To me, integrating the arts in education, using the arts as a vehicle for learning, is one of the most important educational goals for our time. The arts demonstrate, on one hand, the shared experience of humanity, and, on the other hand, the intricate, subtle traditions and arts human beings use to express their experiences. The arts will never be frills, except to those who have blinded themselves to the richness and variety of human life. Teaching through the arts means challenging children to use their learning in a creative context. It is more than asking them to glue goldfish they have colored onto a piece of paper to demonstrate the number five. I am embarrassed to admit that at one time I used to do this type of activity. I have since learned otherwise.
My arts expertise is in music, having spent many grueling hours in theory class. Usually, preschool has music/movement pull-outs. Either the music teacher comes in and gives a “lesson”, usually singing children’s songs; sometimes using children’s instruments. Or, in tonier settings, the children troop to the music room for a lesson. I was a teacher in both types of settings. Nothing is intrinsically wrong with these, except for those programs where only children whose parents pay extra get music class (I kid you not!). Children enjoy these opportunities, and get a taste of making music. Always a good thing! But if this is all that is offered in a program, everyone is missing out. Here is the definition of arts integration by the Kennedy Center’s CETA program, Changing Education through the Arts.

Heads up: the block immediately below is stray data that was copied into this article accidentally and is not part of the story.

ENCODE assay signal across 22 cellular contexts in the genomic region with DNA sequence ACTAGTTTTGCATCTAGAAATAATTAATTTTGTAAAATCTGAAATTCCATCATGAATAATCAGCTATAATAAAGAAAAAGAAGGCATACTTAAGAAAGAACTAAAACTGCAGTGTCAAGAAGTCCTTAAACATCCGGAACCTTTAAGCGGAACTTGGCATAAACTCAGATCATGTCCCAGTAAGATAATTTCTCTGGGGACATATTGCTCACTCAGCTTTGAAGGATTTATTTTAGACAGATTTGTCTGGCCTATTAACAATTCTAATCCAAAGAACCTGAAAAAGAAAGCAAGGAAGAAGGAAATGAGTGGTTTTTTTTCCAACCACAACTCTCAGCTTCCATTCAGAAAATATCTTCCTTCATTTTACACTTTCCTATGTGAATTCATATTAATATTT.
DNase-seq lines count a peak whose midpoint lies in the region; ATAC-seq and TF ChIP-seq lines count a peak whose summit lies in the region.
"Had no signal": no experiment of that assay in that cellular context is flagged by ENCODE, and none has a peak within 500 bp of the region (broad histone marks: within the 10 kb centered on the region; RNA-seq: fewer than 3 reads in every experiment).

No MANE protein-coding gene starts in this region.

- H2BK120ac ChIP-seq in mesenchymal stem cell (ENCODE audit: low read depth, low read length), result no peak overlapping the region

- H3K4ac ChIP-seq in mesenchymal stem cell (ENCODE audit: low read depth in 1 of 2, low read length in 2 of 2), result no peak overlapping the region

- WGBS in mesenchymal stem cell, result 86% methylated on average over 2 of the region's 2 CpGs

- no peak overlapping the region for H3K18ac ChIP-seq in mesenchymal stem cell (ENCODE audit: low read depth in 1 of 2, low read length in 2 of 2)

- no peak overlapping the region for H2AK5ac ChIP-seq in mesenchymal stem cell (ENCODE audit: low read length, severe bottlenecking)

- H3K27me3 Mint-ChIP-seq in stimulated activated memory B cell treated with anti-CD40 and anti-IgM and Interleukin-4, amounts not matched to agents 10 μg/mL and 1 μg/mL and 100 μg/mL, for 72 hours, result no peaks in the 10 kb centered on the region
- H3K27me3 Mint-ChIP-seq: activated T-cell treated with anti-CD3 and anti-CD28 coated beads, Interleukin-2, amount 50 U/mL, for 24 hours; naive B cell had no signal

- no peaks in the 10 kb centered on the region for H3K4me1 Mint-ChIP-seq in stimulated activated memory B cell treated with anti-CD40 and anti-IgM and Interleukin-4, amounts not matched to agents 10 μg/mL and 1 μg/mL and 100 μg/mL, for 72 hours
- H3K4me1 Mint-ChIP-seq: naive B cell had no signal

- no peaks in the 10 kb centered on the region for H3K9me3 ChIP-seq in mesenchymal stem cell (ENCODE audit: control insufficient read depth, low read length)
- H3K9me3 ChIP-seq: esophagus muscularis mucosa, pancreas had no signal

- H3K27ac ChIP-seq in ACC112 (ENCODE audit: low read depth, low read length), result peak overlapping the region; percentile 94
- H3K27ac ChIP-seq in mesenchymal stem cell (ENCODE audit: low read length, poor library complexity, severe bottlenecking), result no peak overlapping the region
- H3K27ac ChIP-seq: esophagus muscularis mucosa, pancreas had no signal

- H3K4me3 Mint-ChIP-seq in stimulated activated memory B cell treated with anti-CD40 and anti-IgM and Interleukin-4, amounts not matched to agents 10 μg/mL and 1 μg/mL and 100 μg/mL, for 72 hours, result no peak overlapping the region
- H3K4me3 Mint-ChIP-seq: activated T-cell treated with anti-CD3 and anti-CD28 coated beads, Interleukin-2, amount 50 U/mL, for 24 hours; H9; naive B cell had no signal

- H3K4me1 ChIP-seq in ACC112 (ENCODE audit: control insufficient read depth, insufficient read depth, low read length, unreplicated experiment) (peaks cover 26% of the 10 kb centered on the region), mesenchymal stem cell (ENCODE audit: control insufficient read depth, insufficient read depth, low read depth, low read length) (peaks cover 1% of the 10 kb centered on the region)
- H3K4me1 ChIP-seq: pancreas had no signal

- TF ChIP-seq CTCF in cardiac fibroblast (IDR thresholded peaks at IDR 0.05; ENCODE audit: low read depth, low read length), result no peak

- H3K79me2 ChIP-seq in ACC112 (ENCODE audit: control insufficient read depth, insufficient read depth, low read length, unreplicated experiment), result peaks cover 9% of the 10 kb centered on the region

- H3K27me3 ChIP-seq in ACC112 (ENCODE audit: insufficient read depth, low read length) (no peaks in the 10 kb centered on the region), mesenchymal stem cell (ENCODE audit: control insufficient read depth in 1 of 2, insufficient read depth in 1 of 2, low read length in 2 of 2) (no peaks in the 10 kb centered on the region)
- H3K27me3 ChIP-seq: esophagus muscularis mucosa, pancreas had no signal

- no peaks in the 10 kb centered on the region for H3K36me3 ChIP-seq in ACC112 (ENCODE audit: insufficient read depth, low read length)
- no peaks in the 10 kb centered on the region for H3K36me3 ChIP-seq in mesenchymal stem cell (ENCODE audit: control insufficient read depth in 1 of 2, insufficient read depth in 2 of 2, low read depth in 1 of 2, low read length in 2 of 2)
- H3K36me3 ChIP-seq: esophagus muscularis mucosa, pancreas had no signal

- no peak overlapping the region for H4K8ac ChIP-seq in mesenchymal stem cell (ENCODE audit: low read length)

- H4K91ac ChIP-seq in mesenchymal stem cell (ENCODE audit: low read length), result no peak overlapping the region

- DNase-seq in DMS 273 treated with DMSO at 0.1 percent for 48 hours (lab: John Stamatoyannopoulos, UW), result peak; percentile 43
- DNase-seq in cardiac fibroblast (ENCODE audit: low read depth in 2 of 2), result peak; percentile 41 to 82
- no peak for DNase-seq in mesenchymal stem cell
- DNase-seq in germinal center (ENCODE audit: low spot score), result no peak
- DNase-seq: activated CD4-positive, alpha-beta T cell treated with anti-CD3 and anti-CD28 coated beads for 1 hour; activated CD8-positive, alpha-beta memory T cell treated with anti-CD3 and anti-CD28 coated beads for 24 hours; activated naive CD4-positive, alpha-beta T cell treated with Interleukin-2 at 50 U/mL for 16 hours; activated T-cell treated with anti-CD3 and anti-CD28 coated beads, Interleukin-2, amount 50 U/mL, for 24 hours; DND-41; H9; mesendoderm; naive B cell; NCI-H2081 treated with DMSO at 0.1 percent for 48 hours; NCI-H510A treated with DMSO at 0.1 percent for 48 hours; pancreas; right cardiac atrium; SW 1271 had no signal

Take a close look at this language! “…students construct and demonstrate UNDERSTANDING through an art form. Students engage in a CREATIVE PROCESS which CONNECTS an art form and another subject area and meets EVOLVING OBJECTIVES in both.” I love the phrase EVOLVING OBJECTIVES. Nothing is static in the real world. People everywhere know this. Children and teachers need to be involved in passionate work that progresses and evolves. As a friend says, change is the only constant in life. Objectives may need to be met, but they don’t have to be the stopping point.
While working with brilliant young children (they are brilliant, you know), I would supply instruments to explore. I noticed that the children tried every way possible to make sound and silence with an instrument, say, a drum. Thoughtfully rotating a drum to explore its many surfaces, a child might try beating the side, the top, and even inside the drum to make different sounds. I would ask how the sounds were the same or different. How can you change the sound? Describe the sounds involved. With a small group of young children, there will be a lively debate! Oral language integrated! Make instruments available on a regular basis. Find those that reflect different traditions. Be available for support, and children will maintain interest. What matters is that a child is learning to think, to develop hypotheses, and to test those hypotheses....